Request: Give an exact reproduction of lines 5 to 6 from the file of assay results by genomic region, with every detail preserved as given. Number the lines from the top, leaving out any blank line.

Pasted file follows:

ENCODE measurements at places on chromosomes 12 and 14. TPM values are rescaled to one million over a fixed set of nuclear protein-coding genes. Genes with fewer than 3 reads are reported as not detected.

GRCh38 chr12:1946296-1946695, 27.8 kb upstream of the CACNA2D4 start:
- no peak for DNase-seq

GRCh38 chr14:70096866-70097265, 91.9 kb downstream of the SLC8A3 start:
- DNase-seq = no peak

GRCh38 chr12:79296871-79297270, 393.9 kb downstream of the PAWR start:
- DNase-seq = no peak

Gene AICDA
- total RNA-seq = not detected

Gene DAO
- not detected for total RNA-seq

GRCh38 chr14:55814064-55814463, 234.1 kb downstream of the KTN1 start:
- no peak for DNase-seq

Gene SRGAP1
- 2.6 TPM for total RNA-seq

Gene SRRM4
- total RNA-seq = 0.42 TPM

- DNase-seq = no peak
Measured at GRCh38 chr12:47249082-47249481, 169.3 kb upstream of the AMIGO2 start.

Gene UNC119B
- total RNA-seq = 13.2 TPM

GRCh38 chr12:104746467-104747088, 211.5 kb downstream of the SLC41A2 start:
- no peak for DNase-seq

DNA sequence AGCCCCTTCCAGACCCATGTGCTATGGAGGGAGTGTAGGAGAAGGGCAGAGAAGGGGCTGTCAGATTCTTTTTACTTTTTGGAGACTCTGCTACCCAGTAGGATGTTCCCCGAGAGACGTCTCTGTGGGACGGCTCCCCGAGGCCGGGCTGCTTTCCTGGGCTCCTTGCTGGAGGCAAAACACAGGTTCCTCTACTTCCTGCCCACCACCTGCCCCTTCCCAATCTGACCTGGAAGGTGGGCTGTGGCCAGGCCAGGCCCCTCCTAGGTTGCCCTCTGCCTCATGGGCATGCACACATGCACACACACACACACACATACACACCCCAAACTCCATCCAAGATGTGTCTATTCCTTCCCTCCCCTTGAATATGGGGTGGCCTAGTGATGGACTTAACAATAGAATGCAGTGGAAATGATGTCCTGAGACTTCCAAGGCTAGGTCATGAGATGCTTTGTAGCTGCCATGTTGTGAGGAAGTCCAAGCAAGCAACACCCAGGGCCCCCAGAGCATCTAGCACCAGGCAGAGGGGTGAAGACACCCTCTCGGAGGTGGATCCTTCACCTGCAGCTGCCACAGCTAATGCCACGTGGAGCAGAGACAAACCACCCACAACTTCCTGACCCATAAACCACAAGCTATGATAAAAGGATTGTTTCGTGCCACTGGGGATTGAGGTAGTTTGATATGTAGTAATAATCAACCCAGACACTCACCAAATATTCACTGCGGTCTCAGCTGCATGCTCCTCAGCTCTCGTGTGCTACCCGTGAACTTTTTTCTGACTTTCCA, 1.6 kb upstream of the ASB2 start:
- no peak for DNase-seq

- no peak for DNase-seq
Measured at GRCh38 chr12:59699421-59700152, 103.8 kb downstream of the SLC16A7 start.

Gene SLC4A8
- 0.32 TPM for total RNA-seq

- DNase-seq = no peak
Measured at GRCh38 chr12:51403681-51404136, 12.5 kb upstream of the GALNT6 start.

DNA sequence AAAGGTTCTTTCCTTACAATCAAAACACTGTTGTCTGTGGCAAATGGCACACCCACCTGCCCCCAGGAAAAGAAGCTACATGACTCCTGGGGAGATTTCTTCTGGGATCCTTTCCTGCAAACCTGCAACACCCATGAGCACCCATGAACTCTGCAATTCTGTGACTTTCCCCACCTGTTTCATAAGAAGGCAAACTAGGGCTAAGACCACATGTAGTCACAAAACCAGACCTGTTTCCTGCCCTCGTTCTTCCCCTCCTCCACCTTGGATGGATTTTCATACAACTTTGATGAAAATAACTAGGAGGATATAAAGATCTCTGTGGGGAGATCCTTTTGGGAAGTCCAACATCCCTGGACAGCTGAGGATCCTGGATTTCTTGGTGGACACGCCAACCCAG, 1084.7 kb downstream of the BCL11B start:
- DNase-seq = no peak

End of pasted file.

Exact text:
- DNase-seq = no peak

GRCh38 chr12:79296871-79297270, 393.9 kb downstream of the PAWR start: